• Jason Regan

Autism Awareness Month: 10 Things You Need to Know About Autism


By Sonia Regan

April is Autism Awareness Month and families across the country are going through a difficult time. It’s hard enough for kids that aren’t on the Autism spectrum to keep occupied during this isolation period. For ASD families the challenge is real and one that needs to be acknowledged.


Autism has been an integral part of my family’s life for over 15 years. I have lived and worked in the autism world. I have academic qualifications to show for it. Academics aside, no amount of study can prepare a parent the job that follows diagnosis.


My son, Aysh, is 17 and was diagnosed at the age of 2. He has significant challenges in social skills and communication. Our family has lived experience in this area. This article is aimed at supporting carer-families, organisations and communities wishing to build supportive environments for autism and disability.

1. Autism is for life

There is no cure for autism. All therapies and interventions that you hear about may help those with autism develop new skills or decrease their anxieties. But they do not cure it.

2. People with autism have empathy

People with autism show emotions differently. Individuals with autism may struggle to express empathy due to challenges with social skills and communication.

3. People with autism can have quality friendships

Connection and friendships are a human desire. People with autism also want to make connections and develop friendships. Friendships for people with autism may look different, but they are valuable and meaningful in their own way.

4. Not all people with autism have savant skills

Savant skills are special skills that are above an individual’s general ability and above the population norm. It is a myth to think that all people with autism have savant skills. Research has suggested that approximately 10% of people with autism have savant-level skills.

5. Autism is not caused by vaccinations

In the 1990’s a research group published a study claiming that autism was caused by vaccinations. In a desperate effort to understand autism, the broader community embraced the research as fact. The reality is vaccinations don’t cause autism, but they do save lives.

6. People with autism can have a great sense of humour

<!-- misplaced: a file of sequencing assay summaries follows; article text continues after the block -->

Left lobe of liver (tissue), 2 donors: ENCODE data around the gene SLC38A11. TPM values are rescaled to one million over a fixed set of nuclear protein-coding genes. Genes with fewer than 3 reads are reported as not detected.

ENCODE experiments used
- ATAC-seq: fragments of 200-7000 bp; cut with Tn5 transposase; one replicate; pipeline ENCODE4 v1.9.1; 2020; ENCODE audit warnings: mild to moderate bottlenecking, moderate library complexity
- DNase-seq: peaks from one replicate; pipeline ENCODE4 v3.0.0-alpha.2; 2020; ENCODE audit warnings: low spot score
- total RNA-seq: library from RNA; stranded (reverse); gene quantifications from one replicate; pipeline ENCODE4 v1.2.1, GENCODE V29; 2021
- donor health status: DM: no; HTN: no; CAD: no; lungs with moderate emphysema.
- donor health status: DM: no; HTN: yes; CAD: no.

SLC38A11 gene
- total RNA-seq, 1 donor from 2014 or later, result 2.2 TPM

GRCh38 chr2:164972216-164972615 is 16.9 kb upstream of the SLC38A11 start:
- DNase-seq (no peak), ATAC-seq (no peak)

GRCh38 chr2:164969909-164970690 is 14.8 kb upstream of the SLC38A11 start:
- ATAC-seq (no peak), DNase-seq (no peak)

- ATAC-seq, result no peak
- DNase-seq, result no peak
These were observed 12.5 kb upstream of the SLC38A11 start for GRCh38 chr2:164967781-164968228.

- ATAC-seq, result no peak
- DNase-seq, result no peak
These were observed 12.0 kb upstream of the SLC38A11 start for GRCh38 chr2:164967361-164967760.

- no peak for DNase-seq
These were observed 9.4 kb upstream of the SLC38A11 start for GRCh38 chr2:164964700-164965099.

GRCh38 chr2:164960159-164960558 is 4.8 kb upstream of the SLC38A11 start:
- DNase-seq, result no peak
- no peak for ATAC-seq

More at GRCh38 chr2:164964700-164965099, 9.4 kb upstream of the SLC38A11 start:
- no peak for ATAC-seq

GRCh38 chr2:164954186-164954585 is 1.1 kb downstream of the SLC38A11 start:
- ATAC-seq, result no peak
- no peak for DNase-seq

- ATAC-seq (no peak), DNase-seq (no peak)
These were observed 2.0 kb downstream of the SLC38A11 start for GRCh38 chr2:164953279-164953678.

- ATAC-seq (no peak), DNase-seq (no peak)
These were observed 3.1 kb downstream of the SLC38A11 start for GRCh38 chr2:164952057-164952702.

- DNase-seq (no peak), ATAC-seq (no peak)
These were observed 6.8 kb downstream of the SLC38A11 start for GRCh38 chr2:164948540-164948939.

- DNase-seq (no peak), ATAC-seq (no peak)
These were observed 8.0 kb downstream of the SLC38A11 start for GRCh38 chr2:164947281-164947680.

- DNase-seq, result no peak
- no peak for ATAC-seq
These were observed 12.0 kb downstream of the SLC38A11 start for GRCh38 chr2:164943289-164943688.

Studies have shown that young people with autism do not comprehend jokes in the same way as peers who do not have autism. However, young people with autism do appear to feel greater enjoyment when they read or hear jokes.

7. People with autism are no more violent than others

There are often reports in the media of individuals with autism who have acted violently. The autism diagnosis forms part of the reports and readers tend to make connections between autism and violence. The research, however, suggests that people with more people with autism are more likely to be the victim of violence, than the perpetrator.

8. People with autism can have successful romantic relationships

People with autism do have a desire for intimacy and companionship. However, because they have challenges with social interactions it can make finding a partner and maintaining a relationship, difficult. But it is possible for people with autism to have successful relationships.

9. Not all people with autism have intellectual disability

Approximately 30-40% of individuals with autism also have an intellectual disability with an IQ below 70. Another 25% have a mild intellectual disability. It can be difficult to measure IQ in individuals with communication difficulties.

10. Not all people with autism are the same

Autism is like many other human conditions; it has variations and personality differences across the whole spectrum. Autism does not impact any two people the same way. It is useful to use autism as a lens to try and understand each individual – their way of communicating, interacting and behaving.

I have expanded on each of these points, relating them to our experience with Aysh, in an article on my website soniaregan.com


Please visit, read our story and share your experiences with us. What is different, what is the same? The is a saying in the ASD community. “If you’ve met one person with autism, then you’ve met one person with autism”. In other words, no two experiences will be the same. What works for us may not work for you. However, we may have things we can offer each other.


This is the ultimate goal of Autism Awareness Month. To join in recognising those families that live this experience every day. Bushfires and viruses don’t diminish the needs for ASD families. Please share this story and add to it.

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